The ambiguity actually comes in to play because
προσκαρτεροῦντες is a present participle. The present tense has so many different categories, such as descriptive, iterative, durative, tendential, historical, futuristic that there is some ambiguity. These categories come from a perceived need to fit the Greek language into English terms in order to understand it. They are helpful where context allows for it, but sometimes they lead to interesting translations.
Words like "continually" or "constantly" are a bit misleading because they could generally be either durative (an action that began in the past and is still occurring today) or iterative (happens periodically) and are attempts to bring out the "present" tense usage in what appears to be a past tense setting. As such, I'm not sure that we should place too much weight on the present tense in this case, other than that Luke was describing the state of things within the Jerusalem community.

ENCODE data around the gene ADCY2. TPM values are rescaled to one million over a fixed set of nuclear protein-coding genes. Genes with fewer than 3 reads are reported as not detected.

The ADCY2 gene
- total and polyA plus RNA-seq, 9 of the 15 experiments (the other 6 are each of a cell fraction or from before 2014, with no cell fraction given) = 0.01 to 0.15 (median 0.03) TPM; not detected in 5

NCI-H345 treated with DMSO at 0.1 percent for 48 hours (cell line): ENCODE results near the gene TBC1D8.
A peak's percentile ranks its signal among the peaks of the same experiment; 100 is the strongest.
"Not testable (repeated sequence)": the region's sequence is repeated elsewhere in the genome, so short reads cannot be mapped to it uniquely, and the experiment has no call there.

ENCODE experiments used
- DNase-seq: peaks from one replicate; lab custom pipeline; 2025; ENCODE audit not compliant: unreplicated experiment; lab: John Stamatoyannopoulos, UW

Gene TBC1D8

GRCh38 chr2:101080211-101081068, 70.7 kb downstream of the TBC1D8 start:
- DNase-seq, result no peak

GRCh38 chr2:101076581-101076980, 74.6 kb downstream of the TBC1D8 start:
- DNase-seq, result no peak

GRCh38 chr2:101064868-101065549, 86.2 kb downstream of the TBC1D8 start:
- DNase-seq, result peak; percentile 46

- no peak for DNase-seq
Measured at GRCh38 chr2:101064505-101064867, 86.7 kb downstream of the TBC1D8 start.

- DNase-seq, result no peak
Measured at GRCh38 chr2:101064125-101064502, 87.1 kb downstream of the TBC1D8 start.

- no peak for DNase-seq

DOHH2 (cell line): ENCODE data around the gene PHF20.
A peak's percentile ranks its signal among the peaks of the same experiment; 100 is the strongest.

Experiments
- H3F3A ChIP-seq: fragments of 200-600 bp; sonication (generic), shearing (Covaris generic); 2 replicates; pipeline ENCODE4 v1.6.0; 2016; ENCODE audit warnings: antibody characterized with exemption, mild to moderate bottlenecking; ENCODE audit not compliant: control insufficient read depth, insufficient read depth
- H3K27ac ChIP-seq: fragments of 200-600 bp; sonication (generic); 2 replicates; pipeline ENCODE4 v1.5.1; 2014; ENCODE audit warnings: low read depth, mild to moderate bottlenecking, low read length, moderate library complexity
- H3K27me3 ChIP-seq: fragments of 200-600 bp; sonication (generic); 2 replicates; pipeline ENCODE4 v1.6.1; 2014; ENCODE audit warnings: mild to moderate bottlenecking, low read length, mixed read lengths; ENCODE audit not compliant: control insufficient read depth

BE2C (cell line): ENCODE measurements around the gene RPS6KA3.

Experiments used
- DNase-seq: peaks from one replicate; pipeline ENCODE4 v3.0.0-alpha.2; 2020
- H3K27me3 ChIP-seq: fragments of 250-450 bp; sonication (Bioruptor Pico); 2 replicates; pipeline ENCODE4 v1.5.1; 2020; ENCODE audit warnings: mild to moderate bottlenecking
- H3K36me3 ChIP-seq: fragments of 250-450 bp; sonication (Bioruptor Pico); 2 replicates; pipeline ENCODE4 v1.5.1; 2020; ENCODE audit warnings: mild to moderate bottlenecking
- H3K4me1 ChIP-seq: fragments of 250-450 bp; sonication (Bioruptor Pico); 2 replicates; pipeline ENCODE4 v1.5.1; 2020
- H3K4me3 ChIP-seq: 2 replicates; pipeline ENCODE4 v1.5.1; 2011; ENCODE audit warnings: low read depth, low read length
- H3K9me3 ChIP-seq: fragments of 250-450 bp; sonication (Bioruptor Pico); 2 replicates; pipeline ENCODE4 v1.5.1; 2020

So what does this all mean?
The participle itself is governed by the preceding verb ἦσαν (imperfect indicative of "to be") which leads me to believe that this is a periphrastic construction. As such, it is a "marked" way of highlighting the activity of "all these." They were continuing in (the?) prayers. Because of the periphrastic, I don't necessarily think that a 24/7 (durative/continuous) action is in view. It seems to be a way of reinforcing the steadfast and committed nature of the faith of the disciples in light of the Ascension.